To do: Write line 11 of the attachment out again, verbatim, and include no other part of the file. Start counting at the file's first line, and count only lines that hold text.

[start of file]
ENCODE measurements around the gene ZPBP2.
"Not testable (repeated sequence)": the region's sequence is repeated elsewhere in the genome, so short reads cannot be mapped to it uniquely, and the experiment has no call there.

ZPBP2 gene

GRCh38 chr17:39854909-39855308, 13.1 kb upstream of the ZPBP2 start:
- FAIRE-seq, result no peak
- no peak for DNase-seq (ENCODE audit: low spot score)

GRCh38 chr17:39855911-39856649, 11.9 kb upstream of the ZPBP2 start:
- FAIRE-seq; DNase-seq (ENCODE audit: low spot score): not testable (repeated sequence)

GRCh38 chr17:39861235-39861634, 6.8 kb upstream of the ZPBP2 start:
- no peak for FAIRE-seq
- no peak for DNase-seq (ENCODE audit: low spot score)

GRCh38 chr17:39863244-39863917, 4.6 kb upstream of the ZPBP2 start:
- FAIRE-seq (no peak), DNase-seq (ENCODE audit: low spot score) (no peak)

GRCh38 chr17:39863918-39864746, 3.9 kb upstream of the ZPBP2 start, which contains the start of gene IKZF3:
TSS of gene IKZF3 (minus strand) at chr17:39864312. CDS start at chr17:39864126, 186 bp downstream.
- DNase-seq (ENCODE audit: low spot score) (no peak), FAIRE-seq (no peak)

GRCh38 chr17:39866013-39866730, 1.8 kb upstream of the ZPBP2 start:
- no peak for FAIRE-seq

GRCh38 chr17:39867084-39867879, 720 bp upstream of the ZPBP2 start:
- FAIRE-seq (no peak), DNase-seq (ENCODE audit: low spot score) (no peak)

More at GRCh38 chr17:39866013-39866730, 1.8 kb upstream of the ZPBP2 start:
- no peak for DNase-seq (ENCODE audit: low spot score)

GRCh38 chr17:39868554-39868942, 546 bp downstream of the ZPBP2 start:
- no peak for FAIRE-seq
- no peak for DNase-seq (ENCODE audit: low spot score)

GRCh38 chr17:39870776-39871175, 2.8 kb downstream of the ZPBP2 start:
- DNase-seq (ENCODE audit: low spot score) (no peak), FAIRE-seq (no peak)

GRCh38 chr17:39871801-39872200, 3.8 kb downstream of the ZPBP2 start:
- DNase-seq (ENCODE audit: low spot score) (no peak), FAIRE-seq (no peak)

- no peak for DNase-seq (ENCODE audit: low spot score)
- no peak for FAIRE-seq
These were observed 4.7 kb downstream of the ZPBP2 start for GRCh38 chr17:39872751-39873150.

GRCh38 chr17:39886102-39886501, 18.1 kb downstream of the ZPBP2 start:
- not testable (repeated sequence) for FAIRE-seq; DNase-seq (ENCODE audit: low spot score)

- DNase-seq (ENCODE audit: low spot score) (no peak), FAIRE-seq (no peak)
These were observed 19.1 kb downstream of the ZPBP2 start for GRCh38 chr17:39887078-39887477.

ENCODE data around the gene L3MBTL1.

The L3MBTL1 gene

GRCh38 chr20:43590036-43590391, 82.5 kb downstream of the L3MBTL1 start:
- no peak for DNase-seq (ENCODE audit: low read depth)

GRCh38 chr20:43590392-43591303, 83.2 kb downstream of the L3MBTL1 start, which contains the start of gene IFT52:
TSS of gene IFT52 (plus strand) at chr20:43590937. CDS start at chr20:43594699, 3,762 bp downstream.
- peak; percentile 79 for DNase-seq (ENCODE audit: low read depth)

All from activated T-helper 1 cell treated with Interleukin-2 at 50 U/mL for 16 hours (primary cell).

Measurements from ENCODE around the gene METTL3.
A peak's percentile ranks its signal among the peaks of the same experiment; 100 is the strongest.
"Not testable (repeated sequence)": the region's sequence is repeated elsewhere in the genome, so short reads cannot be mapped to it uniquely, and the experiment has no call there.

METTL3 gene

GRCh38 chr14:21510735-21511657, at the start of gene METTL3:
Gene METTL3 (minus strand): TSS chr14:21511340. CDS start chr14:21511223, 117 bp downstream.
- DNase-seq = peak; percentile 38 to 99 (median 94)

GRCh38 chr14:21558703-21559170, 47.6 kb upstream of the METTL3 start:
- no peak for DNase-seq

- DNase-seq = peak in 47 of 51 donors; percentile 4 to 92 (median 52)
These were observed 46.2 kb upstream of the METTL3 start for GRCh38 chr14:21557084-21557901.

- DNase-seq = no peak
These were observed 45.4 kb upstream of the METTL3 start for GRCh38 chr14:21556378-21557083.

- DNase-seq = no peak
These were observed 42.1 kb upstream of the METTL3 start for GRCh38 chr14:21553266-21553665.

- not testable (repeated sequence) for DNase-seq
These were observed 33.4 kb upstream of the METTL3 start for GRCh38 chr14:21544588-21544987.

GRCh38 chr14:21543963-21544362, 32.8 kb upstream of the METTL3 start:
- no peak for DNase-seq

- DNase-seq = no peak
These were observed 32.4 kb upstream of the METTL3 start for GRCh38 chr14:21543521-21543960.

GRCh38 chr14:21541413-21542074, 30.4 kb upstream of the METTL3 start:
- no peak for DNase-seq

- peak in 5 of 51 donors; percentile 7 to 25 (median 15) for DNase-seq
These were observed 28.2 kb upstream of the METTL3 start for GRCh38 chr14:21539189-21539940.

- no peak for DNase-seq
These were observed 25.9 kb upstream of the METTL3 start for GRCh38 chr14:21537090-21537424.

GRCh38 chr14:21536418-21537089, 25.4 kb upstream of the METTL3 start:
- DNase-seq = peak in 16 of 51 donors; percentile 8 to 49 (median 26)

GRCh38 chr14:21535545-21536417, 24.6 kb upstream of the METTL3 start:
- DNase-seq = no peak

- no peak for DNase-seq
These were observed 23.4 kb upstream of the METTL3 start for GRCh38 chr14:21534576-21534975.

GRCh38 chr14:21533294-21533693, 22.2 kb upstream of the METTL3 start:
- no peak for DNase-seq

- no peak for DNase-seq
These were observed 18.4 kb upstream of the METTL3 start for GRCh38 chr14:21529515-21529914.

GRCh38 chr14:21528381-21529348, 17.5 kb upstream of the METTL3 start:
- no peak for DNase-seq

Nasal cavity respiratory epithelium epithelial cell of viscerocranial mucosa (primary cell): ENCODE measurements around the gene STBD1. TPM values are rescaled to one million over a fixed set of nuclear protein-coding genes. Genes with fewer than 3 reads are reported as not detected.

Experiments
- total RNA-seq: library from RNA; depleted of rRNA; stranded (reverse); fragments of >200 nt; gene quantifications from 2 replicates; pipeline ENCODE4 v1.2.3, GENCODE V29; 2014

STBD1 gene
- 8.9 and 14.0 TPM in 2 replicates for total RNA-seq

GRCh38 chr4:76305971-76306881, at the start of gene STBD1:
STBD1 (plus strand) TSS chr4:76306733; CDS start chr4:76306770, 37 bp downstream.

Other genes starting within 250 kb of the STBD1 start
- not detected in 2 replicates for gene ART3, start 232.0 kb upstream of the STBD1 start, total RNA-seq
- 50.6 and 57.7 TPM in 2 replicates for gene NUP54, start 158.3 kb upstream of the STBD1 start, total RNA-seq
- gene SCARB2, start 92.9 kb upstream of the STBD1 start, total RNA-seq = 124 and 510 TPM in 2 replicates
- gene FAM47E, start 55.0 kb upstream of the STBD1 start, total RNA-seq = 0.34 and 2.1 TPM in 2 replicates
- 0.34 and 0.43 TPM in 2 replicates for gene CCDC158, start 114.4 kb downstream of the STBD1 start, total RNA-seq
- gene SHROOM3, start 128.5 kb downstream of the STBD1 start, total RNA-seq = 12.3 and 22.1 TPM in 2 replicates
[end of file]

- no peak for DNase-seq (ENCODE audit: low spot score)